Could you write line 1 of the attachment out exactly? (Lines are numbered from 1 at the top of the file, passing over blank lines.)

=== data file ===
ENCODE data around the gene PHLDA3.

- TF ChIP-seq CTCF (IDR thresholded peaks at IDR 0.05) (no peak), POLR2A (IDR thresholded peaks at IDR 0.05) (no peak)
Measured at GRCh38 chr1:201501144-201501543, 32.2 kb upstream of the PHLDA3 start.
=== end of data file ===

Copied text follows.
ENCODE data around the gene PHLDA3.